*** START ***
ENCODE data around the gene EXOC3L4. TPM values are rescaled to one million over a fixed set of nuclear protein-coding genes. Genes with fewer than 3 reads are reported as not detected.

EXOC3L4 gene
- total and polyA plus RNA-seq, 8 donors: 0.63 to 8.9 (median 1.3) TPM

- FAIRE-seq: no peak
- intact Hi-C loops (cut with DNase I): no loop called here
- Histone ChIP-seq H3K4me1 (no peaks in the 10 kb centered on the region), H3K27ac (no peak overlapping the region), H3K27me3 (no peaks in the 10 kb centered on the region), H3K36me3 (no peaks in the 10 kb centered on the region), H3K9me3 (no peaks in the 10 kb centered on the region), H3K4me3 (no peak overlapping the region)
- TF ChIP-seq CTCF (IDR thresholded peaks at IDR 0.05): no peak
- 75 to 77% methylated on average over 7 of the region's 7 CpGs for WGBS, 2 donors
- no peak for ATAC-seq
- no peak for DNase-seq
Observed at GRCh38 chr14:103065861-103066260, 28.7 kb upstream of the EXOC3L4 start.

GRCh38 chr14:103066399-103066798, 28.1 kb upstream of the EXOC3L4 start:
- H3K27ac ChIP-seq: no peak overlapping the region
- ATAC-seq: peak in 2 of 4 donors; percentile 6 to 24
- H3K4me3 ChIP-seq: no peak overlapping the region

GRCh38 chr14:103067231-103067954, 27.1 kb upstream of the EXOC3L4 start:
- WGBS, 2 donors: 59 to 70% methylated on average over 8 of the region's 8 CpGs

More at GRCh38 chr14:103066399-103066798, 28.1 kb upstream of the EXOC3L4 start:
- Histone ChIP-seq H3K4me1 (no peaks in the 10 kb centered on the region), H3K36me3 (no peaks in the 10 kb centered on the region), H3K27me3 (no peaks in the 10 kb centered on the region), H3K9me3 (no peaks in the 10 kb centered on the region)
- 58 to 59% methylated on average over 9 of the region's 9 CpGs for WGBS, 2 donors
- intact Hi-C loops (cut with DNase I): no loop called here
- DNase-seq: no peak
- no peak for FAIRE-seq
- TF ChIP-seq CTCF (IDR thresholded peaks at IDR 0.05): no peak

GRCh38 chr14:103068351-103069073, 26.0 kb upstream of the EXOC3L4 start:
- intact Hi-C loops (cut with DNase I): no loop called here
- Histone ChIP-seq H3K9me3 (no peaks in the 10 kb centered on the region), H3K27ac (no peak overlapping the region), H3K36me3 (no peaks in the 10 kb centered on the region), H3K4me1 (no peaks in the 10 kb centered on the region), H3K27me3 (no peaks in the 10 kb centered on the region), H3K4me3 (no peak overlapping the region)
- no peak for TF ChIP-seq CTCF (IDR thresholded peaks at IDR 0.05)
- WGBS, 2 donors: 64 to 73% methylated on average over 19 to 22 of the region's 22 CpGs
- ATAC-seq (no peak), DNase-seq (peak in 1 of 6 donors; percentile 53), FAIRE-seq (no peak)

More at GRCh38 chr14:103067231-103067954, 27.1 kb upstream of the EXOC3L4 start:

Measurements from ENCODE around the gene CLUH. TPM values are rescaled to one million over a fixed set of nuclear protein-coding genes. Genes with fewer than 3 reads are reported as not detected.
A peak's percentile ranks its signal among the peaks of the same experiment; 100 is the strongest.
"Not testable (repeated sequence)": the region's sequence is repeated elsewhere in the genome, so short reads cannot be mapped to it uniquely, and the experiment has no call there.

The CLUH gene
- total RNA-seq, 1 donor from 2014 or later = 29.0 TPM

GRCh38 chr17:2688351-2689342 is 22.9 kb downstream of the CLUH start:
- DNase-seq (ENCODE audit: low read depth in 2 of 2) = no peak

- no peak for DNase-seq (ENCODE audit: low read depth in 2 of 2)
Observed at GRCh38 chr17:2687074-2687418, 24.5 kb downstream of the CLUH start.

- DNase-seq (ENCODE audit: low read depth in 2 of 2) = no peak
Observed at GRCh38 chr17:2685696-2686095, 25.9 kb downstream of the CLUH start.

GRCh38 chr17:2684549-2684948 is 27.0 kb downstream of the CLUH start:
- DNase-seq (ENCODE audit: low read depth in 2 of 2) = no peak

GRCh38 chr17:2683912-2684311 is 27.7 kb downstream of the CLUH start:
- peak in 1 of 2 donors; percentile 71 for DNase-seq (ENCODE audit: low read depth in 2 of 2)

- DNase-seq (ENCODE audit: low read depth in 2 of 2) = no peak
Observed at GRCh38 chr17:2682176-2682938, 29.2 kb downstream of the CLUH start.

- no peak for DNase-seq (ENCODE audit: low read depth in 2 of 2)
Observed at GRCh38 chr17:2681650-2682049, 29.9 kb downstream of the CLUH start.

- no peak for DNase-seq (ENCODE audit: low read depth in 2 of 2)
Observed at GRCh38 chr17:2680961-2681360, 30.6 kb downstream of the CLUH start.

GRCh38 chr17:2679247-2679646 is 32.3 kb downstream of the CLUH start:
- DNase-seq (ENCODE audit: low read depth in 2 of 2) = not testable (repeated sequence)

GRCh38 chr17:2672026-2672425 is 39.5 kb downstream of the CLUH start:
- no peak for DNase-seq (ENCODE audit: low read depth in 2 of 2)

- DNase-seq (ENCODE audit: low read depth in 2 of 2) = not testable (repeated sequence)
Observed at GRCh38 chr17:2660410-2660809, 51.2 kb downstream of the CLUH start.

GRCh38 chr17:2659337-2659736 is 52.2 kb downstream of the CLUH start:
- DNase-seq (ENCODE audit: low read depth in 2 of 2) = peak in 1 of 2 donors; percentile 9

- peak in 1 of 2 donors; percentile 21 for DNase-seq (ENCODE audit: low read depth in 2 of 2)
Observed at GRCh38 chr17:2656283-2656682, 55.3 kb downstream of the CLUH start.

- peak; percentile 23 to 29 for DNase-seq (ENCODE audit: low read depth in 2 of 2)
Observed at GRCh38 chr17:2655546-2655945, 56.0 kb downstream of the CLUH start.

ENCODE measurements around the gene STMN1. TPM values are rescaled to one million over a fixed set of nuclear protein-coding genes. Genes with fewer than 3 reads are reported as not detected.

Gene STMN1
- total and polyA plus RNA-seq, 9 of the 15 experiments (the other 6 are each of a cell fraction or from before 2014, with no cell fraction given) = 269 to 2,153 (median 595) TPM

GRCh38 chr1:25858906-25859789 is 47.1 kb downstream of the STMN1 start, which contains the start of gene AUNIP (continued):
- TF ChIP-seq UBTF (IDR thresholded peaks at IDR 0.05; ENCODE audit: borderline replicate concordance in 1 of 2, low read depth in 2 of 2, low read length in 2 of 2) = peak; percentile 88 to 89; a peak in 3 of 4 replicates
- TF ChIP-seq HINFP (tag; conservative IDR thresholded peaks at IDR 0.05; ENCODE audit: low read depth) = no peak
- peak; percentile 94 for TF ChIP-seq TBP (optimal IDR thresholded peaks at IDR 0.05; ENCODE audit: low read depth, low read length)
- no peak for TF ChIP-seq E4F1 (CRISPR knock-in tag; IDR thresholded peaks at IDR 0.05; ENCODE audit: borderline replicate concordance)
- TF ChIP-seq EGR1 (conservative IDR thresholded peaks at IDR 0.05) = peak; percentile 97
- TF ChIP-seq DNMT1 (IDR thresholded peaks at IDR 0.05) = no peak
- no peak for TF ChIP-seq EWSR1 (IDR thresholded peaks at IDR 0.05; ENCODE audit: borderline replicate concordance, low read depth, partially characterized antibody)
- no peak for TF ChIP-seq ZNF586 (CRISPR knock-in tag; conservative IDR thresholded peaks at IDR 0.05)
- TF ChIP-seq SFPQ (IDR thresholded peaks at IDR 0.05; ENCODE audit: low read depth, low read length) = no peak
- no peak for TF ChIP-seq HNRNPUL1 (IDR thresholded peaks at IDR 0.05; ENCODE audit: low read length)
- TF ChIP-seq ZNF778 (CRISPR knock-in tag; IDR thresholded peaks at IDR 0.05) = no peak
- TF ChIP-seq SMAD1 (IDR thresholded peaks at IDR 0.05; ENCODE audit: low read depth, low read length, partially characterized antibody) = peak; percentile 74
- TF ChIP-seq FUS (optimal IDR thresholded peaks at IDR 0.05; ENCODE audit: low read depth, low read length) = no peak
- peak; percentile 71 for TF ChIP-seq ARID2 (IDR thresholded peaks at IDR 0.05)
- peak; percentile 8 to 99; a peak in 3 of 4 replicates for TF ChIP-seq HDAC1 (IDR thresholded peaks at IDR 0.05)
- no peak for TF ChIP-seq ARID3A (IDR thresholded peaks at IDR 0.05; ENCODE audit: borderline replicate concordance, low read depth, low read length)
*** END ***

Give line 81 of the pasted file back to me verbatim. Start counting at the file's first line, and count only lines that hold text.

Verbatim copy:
- TF ChIP-seq FUS (optimal IDR thresholded peaks at IDR 0.05; ENCODE audit: low read depth, low read length) = no peak